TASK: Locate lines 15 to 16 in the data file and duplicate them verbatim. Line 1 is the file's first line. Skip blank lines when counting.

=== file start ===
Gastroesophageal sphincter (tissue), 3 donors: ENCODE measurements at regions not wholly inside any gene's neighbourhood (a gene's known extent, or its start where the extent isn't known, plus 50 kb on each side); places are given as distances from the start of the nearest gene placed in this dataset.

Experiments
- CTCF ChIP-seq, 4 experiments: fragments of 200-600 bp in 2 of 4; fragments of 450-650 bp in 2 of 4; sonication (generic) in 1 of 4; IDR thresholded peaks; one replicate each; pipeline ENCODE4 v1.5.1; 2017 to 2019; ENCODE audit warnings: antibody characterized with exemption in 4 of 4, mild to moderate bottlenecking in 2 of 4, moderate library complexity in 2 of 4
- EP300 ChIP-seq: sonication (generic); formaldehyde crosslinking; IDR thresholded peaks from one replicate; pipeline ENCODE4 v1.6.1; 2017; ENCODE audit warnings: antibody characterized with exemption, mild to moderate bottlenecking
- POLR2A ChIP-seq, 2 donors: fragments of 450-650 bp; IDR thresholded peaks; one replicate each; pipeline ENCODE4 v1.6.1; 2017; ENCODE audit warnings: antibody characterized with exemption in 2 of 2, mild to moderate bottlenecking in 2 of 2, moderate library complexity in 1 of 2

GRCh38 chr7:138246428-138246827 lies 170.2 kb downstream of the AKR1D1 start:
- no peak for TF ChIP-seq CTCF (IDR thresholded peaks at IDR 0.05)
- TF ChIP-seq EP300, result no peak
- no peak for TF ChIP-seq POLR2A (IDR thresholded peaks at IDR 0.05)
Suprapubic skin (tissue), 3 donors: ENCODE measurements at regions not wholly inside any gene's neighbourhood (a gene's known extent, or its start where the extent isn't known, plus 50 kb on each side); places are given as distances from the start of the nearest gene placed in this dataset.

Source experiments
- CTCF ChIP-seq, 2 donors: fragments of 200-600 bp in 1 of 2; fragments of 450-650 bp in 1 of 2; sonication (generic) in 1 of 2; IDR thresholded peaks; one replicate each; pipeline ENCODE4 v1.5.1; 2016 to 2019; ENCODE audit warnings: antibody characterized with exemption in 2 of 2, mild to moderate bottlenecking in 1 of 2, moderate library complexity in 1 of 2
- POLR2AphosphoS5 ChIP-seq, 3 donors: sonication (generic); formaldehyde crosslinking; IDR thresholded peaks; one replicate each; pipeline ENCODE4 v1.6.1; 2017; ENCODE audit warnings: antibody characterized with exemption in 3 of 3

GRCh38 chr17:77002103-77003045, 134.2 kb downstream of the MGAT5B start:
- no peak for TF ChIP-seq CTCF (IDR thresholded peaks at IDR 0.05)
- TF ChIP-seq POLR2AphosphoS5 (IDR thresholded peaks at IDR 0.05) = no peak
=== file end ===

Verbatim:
- no peak for TF ChIP-seq CTCF (IDR thresholded peaks at IDR 0.05)
- TF ChIP-seq POLR2AphosphoS5 (IDR thresholded peaks at IDR 0.05) = no peak